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1923 - Newhall Chamber of Commerce organized; Albert Swall elected president [story]
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Commentary by Carl Kanowsky, Esq.
| Friday, Jan 24, 2014
Carl Kanowsky, Esq.

Carl Kanowsky, Esq.

Some real estate brokers I know like to form new limited liability companies or corporations for each development they represent.

The common wisdom is that isolating the assets and liabilities of each discrete project keeps all of their assets in other developments free from creditors.

That philosophy is valid as far as it goes. Keeping every property segregated from the others can provide an important layer of protection.

For instance, if Joe Broker, in the cloak of Big Development LLC, represents the buyer of a piece of land that will be developed into new apartment buildings, that company’s assets stand alone from other developments Joe Broker represents under other LLCs.

But it is true only so long as Joe is diligent in keeping the books, bank accounts, assets and liabilities of each LLC separate from the others.

For instance, Joe risks losing the benevolent protection of the corporate veil if he uses a Big Development LLC bank account to pay the bills or employees of other LLCs he might control.

There are some potential pitfalls for the unwary.

Even though the state Legislature has changed the law relative to contractors, as it stands now, a real estate broker cannot attach his license to an LLC.

This gets back to the incomprehensible rule that the LLC structure cannot be used for businesses that require “professional licenses,” such as the license brokers hold. So, if the broker is to perform professional services for one of his or her LLCs, he or she must make sure the services are rendered by a corporation or partnership where he or she has placed his or her license.

If a broker has numerous corporations, it’s easy to see how he might get confused and forget to use the corporation where he has registered his license.

Failure to do this can be costly.

Jim Ward, a California-licensed real estate broker, forgot this fundamental rule, and he’s now paying the price.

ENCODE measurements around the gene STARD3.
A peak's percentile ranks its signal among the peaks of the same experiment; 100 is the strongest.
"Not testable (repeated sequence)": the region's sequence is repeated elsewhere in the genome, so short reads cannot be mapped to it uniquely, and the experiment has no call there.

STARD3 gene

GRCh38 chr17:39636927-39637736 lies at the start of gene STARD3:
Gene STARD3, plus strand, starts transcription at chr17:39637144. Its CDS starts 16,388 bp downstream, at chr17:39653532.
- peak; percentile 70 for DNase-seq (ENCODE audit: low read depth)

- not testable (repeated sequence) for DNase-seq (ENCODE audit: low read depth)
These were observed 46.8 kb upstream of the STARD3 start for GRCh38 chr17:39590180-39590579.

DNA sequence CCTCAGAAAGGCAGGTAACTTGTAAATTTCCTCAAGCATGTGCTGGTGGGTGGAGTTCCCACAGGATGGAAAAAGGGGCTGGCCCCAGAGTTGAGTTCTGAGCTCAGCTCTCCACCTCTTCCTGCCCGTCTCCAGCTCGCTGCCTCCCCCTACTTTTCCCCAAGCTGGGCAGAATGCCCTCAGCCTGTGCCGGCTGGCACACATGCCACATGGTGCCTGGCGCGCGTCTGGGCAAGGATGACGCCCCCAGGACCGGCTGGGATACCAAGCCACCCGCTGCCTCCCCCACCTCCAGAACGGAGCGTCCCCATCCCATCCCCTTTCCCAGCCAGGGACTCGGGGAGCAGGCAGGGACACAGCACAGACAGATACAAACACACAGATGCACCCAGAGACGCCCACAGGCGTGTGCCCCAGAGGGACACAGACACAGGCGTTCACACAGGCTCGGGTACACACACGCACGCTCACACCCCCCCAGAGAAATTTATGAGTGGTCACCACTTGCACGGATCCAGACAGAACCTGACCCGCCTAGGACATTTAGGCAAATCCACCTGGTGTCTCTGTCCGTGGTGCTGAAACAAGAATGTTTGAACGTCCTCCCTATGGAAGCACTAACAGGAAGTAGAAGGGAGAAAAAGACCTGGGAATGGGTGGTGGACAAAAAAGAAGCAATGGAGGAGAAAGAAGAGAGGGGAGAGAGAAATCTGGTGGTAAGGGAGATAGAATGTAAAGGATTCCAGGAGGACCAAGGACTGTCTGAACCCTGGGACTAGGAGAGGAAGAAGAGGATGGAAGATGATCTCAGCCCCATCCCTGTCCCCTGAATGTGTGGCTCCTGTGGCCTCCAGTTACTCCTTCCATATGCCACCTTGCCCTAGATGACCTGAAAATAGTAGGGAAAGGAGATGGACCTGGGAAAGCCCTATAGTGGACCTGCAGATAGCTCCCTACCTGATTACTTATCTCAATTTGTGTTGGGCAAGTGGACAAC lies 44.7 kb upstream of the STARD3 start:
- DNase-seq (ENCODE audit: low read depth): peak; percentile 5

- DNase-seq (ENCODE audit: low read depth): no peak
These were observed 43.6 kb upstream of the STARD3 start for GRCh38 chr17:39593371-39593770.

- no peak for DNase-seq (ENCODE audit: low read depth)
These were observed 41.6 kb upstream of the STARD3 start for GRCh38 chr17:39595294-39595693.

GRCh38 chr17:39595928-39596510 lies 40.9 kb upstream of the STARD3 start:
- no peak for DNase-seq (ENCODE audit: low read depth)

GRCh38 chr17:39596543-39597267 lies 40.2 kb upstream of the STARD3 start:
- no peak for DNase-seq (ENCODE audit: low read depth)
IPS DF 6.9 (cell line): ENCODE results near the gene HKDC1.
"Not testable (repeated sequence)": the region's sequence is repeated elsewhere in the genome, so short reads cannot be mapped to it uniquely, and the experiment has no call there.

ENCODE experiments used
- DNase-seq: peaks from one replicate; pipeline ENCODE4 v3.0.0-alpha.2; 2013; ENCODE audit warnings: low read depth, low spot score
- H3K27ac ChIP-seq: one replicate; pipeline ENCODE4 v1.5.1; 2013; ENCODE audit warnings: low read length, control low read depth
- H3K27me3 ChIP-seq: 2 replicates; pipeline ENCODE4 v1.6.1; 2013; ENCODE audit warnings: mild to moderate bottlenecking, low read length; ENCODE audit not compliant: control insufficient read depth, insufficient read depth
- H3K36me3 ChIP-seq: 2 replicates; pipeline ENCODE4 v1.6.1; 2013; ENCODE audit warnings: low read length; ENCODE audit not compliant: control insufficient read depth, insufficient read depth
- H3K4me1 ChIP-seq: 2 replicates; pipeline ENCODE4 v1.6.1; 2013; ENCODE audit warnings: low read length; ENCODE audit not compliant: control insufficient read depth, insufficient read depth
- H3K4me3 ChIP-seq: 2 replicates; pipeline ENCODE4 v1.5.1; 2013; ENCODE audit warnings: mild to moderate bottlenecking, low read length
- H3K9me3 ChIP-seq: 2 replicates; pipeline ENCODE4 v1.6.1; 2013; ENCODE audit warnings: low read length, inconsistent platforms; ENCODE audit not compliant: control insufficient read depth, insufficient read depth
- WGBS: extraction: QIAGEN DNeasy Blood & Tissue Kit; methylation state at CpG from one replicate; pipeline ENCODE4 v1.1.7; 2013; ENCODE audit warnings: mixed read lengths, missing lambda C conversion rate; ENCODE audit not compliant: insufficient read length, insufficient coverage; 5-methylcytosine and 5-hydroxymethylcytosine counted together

In the Court of Appeal decision, Creative Ventures LLC v Jim Ward & Assoc., a California corporation, Ward represented some investors providing mortgage-brokerage services. They lent Creative Ventures $3 million.

This is the way it worked: Ward got some well-heeled friends to pool together the funds that were then lent to Creative Ventures by Jim Ward & Associates, which is a California corporation.

Ward charged Creative a 16-percent rate of interest. Well, the statutory rate of interest is 10 percent. Exceeding that percentage is tantamount to usury. Dictionary.com defines “usury” as “the lending or practice of lending money at an exorbitant interest.”

Lenders who violate usury laws are prohibited from collecting anything beyond 10 percent. So, a borrower can sue an unlicensed lender to reimburse any payments that exceed 10 percent. Licensed mortgage brokers, however, can exceed 10 percent.

Ward’s problem wasn’t that he’s not a licensed real estate broker. It’s that he apparently got confused. You see, his license was originally with a corporation called Jim Ward & Associates Inc. – not the same corporation as the one called simply Jim Ward & Associates.

But Ward used the entity Jim Ward & Associates to handle the loan (not Jim Ward & Associates Inc.). Did Jim forget where he had parked his license? Did he get befuddled by such similar-sounding corporate names? Or was he trying to pull some type of fast one on Creative?

Those questions are not answered in the appellate decision. What is answered is that Ward and his investor friends had to give back all payments that exceeded 10 percent.

And the Department of Real Estate revoked Ward’s license with Jim Ward & Associates Inc. and denied his application under Jim Ward & Associates. This effectively put Jim out of business.

Even though he dodged the imposition of treble damages for his violation of usury laws, he now faces the prospect of having to pay not only his attorney, but also Creative’s. On top of that, he’ll likely be sued by his investor friends for his negligence that cost them a lot of money.

Overall, not a good day for Ward.

So, brokers, double-check every time you do a transaction to make sure you are using the entity where you parked your license. Failure to do so could amount to a huge parking violation.

 

Carl Kanowsky of Kanowsky & Associates is an attorney in the Santa Clarita Valley. He may be reached by email at cjk@kanowskylaw.com. Nothing contained herein shall be or is intended to be construed as providing legal advice.

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